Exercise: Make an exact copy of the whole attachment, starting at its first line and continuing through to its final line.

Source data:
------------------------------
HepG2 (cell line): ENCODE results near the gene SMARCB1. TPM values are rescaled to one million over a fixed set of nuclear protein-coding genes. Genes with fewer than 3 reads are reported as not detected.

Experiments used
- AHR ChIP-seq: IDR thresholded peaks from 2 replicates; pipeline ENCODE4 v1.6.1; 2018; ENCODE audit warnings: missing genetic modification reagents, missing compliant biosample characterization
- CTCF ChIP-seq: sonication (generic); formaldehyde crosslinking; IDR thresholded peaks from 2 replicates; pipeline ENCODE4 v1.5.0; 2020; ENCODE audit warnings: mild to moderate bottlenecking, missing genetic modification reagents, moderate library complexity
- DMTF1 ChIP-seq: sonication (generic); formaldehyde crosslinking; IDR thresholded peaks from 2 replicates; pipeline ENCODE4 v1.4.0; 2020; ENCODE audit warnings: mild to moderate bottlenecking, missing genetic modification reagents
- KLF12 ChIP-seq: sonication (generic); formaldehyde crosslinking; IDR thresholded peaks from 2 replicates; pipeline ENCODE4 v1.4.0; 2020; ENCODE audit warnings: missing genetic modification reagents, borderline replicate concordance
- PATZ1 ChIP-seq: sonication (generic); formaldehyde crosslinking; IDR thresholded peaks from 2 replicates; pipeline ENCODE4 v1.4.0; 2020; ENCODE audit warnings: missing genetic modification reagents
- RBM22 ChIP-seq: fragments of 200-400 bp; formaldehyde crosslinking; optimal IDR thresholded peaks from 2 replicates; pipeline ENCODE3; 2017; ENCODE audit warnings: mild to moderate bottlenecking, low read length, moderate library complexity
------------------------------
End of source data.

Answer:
HepG2 (cell line): ENCODE results near the gene SMARCB1. TPM values are rescaled to one million over a fixed set of nuclear protein-coding genes. Genes with fewer than 3 reads are reported as not detected.

Experiments used
- AHR ChIP-seq: IDR thresholded peaks from 2 replicates; pipeline ENCODE4 v1.6.1; 2018; ENCODE audit warnings: missing genetic modification reagents, missing compliant biosample characterization
- CTCF ChIP-seq: sonication (generic); formaldehyde crosslinking; IDR thresholded peaks from 2 replicates; pipeline ENCODE4 v1.5.0; 2020; ENCODE audit warnings: mild to moderate bottlenecking, missing genetic modification reagents, moderate library complexity
- DMTF1 ChIP-seq: sonication (generic); formaldehyde crosslinking; IDR thresholded peaks from 2 replicates; pipeline ENCODE4 v1.4.0; 2020; ENCODE audit warnings: mild to moderate bottlenecking, missing genetic modification reagents
- KLF12 ChIP-seq: sonication (generic); formaldehyde crosslinking; IDR thresholded peaks from 2 replicates; pipeline ENCODE4 v1.4.0; 2020; ENCODE audit warnings: missing genetic modification reagents, borderline replicate concordance
- PATZ1 ChIP-seq: sonication (generic); formaldehyde crosslinking; IDR thresholded peaks from 2 replicates; pipeline ENCODE4 v1.4.0; 2020; ENCODE audit warnings: missing genetic modification reagents
- RBM22 ChIP-seq: fragments of 200-400 bp; formaldehyde crosslinking; optimal IDR thresholded peaks from 2 replicates; pipeline ENCODE3; 2017; ENCODE audit warnings: mild to moderate bottlenecking, low read length, moderate library complexity